Read 16 Dec. 2009. A very strong story, from the craft of the words to the strength and complexity of the main character Angie to the plotting and resolution. This is the sort of quality writing I expect to find in a top market such as Asimov's. Wolven presents a distinct voice in the narrator and demonstrates an attentive ear for sound and rhythm: "The sheer waste of it made her stomach knot, but afterward her blonde hair fell in feathery masses that softened the severity of her starved cheeks" (45); "Vestiges of glass in the frames of townhouse windows glistened in the afternoon light like unshed tears" (50). There's crispness in the language, and poetry. Angie encourages the reader's sympathy: the older sister turned single mother to her sisters and brother after the "Crisis" (a deliberately vague recent apocalyptic event); she is at a point of crisis herself, believing she needs a man for help and support; she faces a nearly predictable danger because of this belief, and comes through changed with an inner conviction, "patience," and "confidence" (54) -- a change that develops plausibly, naturally from the story's incidents. Those incidents are measured carefully, generating and never quite fully releasing a tension that infuses everything in the story (characters, setting, events, words). On the cusp of giving in to the cliché consequences of a lone, vulnerable woman in a threatening world of lawless men, Wolven throws a couple of twists at the reader that bring relief but also pathos. This story treats gender roles and stereotypes in a more neutral, thoughtful way than Genge, as people revert to old, primal needs yet also find new sources of strength because of the "Crisis." A few moments of awkwardness set the story back a tad, though ("At the word spoil a sob rose in her throat. She swallowed it hastily, releasing Emily's collar" ).
5. Jim Aikin, "Leaving the Station" (pg. 56-65) ** 1/2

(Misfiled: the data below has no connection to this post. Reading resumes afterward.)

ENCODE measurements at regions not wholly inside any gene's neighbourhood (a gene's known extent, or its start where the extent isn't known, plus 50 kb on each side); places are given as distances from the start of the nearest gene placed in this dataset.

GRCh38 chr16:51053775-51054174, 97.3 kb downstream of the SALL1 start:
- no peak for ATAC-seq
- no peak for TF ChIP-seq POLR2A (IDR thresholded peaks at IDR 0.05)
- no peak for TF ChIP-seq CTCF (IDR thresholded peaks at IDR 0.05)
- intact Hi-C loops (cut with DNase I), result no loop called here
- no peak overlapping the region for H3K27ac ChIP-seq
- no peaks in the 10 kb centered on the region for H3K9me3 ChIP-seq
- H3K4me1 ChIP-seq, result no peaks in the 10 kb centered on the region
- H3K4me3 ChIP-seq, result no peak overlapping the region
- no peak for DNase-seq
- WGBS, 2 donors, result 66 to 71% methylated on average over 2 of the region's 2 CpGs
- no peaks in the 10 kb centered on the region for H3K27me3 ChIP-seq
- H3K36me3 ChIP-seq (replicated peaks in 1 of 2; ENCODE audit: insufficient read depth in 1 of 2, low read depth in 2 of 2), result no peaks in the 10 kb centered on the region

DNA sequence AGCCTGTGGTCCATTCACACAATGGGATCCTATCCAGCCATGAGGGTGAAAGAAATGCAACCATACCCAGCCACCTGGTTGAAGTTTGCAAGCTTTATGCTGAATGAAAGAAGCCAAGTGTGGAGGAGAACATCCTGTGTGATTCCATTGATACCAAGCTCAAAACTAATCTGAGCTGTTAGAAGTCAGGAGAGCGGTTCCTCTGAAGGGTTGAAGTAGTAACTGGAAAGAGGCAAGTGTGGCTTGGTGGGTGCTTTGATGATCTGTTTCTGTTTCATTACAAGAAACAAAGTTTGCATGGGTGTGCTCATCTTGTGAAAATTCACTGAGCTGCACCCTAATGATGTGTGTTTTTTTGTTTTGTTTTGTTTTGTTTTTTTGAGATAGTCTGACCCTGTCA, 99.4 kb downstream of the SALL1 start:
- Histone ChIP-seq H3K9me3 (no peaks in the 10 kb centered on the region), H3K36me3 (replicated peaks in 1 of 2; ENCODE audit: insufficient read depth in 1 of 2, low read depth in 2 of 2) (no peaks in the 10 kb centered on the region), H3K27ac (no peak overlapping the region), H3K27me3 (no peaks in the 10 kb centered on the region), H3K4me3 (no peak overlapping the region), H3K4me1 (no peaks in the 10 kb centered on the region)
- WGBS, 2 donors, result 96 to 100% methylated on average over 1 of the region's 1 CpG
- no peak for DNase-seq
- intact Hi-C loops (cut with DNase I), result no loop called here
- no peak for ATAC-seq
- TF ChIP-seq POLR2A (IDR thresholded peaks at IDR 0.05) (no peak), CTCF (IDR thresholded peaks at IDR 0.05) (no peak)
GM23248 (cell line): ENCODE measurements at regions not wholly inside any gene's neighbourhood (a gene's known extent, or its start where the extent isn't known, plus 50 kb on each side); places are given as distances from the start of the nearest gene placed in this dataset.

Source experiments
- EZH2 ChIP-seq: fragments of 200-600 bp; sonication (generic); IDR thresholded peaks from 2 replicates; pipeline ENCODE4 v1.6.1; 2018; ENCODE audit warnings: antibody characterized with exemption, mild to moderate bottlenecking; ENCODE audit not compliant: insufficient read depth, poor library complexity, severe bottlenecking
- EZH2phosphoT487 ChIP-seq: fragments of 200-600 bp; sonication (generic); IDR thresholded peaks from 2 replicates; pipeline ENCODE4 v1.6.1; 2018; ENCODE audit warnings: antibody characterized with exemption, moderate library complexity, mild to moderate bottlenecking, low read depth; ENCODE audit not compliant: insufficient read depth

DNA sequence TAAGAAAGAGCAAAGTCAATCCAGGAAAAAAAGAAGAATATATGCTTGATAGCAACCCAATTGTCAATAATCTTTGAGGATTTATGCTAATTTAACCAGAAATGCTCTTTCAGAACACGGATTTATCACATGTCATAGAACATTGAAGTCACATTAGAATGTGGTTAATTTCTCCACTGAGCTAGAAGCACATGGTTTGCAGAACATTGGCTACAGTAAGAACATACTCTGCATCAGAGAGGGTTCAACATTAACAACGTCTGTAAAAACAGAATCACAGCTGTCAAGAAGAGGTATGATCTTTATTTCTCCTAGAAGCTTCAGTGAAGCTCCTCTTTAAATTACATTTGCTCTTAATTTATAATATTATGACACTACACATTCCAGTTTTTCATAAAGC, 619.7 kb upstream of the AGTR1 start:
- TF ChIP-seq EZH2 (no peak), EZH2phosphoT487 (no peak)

Read 16 Dec. 2009. A change of pace here, with a supernatural fantasy, in which Joan, now forty, assumes ownership of her uncle's antique shop and rediscovers that she can see ghosts. Perhaps predictably, she starts noticing odd changes in the store: some items get moved, some items appear in spots where they were not before, and the like. Formerly a train station, the antique store makes for a credible site to have and attract ghosts from the past -- a place of transition, of moving from and between one place to another. And Joan is at a point of transition in her life, divorced and laid off and needing to redefine herself. Perhaps predictably, she meets a new man and wants to sell the store; the latter doesn't happen for various reasons, until she decides to keep the store after the unpredictable climax. The key to the story is how Aikin handles the climax and dénouement, for Joan's character shifts into being more rounded and surprising than the reader has so far seen: "Out there, just beyond the doors, was an ocean of joy so deep she had never imagined such joy could exist, and she had tasted it, it had filled her, and now it was gone and the doors were sealed shut again" (64). There is catharsis here, for Joan and the reader; there is comfort, and an opening up of a yearning. Death as the "joy" of a journey on train to a new destination? I like this idea. It is tempting; it makes a kind of sense, if you have dealt with death.
6. Benjamin Crowell, "A Large Bucket, and Accidental Godlike Mastery of Spacetime"
7. Mike Resnick, "The Bride of Frankenstein"
8. Brian Stableford, "Some Like it Hot"